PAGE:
The study noted that for those who said they witnessed or experienced discrimination in a real estate transaction, nearly a third of Black respondents (32%) said they faced stricter requirements because of their race. That compares to 19% of White respondents, 16% of Hispanic respondents and 4% of Asian respondents. Approximately one-third of Black and White home buyers (32% each) and almost a quarter of Hispanic home buyers (23%) said they witnessed or experienced discrimination with the type of loan product offered.
Approximately seven in 10 White Americans (69%) said they purchased a home in a neighborhood where the majority of the residents were of the same race. However, about a quarter of Hispanic Americans (26%) and less than a fifth of Black (17%) and Asian Americans (15%) said the same.
NAR is working to ensure Realtors® are active leaders in the fight to close the racial homeownership gap. NAR serves on the steering committee of the Black Homeownership Collaborative, whose seven-point plan aims to increase Black homeownership by a net 3 million by 2030. NAR has also stepped up the real estate industry's efforts to end bias and discrimination. Its "ACT" plan emphasizes "Accountability, Culture Change, and Training" to advance fair housing in the industry. NAR's interactive training platform, Fairhaven, puts real estate professionals in simulated situations where discrimination in a real estate transaction can occur. Also, NAR's implicit bias video and classroom trainings offer strategies to help Realtors® override biases in their daily interactions.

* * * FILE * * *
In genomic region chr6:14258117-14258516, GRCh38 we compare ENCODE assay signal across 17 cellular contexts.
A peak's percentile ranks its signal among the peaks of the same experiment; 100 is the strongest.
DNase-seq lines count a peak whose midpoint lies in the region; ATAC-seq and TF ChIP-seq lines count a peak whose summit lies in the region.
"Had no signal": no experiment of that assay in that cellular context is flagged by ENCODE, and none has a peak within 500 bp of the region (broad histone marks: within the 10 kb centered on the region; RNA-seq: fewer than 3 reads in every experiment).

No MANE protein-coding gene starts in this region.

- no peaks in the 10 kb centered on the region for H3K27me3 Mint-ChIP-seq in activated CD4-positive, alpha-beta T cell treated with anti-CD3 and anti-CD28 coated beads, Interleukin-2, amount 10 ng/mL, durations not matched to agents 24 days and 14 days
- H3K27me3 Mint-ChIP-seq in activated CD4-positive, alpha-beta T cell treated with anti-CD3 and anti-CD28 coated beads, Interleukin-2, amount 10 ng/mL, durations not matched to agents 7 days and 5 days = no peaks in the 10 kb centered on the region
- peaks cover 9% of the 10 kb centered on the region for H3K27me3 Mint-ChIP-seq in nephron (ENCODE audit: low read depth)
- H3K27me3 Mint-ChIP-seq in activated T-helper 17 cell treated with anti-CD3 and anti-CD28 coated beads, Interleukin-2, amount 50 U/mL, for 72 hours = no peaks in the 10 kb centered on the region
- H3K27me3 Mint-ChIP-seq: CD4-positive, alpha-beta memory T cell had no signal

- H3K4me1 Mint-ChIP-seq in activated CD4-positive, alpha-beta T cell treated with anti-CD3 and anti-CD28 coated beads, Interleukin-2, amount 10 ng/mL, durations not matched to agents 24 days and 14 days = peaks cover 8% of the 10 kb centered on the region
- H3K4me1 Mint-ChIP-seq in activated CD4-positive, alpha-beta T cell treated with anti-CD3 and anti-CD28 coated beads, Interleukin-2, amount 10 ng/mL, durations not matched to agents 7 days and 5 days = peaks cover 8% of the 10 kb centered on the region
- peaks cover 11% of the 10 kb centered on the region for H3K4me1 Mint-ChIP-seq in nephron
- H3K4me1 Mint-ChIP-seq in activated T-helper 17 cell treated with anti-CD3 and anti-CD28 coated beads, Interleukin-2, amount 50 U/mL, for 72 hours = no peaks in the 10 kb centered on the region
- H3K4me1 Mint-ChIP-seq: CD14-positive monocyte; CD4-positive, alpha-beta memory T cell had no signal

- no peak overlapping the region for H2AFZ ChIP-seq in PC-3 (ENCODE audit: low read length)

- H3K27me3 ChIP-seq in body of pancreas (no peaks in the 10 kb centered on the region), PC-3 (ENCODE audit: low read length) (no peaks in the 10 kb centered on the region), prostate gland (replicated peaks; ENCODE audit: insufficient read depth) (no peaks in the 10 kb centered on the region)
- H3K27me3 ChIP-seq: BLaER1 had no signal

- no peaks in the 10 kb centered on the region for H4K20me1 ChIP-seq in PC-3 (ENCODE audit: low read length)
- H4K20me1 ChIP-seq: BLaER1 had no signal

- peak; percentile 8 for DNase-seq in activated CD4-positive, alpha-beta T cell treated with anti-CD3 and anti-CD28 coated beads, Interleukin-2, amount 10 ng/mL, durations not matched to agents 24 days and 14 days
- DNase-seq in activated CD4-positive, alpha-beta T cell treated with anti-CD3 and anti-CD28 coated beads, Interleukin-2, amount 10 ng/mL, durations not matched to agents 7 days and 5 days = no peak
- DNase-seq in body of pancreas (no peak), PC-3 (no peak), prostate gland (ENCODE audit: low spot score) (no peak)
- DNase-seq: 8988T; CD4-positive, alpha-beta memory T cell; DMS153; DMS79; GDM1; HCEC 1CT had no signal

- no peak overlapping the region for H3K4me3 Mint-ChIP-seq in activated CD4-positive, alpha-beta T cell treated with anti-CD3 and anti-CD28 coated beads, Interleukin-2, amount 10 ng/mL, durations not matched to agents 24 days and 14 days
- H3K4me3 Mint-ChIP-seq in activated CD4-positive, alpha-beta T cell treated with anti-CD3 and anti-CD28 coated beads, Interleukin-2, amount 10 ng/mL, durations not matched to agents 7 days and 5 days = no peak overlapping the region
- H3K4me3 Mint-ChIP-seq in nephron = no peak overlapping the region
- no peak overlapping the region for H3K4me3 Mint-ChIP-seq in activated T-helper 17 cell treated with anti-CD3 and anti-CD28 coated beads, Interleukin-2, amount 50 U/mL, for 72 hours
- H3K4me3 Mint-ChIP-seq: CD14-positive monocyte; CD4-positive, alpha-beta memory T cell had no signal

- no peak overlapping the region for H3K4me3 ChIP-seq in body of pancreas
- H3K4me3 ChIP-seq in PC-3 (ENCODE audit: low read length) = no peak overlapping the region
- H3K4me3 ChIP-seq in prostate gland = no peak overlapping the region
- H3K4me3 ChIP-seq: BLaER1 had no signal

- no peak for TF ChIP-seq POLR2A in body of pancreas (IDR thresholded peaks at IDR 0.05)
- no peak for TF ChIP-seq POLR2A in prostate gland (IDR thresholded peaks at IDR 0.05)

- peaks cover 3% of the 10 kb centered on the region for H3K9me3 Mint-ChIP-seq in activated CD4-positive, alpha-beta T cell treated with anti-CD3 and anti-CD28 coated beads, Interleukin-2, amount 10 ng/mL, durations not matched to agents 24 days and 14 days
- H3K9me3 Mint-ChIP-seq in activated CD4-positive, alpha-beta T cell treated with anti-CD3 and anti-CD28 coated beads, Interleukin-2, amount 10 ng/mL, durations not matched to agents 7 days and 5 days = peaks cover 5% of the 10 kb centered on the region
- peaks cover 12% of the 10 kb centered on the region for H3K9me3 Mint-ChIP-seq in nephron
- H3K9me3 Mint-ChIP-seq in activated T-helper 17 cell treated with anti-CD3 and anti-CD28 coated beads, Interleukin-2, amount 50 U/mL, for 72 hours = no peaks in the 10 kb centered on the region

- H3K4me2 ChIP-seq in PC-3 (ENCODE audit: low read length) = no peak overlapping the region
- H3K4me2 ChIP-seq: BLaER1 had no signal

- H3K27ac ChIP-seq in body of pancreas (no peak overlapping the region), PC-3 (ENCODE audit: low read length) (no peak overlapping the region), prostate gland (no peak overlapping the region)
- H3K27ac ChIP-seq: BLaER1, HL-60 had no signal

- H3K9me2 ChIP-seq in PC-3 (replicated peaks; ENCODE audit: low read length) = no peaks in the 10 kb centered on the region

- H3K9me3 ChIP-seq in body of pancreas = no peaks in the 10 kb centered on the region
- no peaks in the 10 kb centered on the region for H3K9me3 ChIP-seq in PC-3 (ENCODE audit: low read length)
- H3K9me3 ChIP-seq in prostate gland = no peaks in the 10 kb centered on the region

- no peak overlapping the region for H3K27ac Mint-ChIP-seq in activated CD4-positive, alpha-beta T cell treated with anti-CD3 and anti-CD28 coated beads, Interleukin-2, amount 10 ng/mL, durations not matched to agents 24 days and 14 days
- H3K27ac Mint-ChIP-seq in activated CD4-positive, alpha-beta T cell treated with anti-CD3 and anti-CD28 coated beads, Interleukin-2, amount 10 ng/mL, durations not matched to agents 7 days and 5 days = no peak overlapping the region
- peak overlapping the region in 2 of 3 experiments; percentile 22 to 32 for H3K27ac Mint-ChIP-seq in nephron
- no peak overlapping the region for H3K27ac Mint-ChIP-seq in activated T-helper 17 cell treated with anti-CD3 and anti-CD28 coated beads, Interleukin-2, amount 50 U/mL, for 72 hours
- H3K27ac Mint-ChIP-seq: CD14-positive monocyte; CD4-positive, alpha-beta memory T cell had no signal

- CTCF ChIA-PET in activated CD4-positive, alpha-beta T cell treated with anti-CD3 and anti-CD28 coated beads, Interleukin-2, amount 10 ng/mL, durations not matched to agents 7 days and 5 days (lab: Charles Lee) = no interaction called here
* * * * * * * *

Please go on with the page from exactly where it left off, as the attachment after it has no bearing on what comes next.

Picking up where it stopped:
To increase the nation's housing inventory, NAR is advocating that all levels of government include funding for affordable housing construction; preserve, expand and create tax incentives to renovate distressed properties; convert unused commercial space to residential units; and encourage and incentivize zoning reform. Moreover, expanding new-home construction by an additional 550,000 units a year for 10 years would create 2.8 million new jobs and generate more than $400 billion in economic activity. NAR and the Rosen Consulting Group's Housing is Critical Infrastructure: Social and Economic Benefits of Building More Housing report examines the causes of America's housing shortage and provides a range of actions that can effectively address this longtime problem.
View NAR's Snapshot of Race & Home Buying in America report here: https://www.nar.realtor/research-and-statistics/research-reports/a-snapshot-of-race-and-home-buying-in-america.
The National Association of Realtors® is America's largest trade association, representing more than 1.5 million members involved in all aspects of the residential and commercial real estate industries.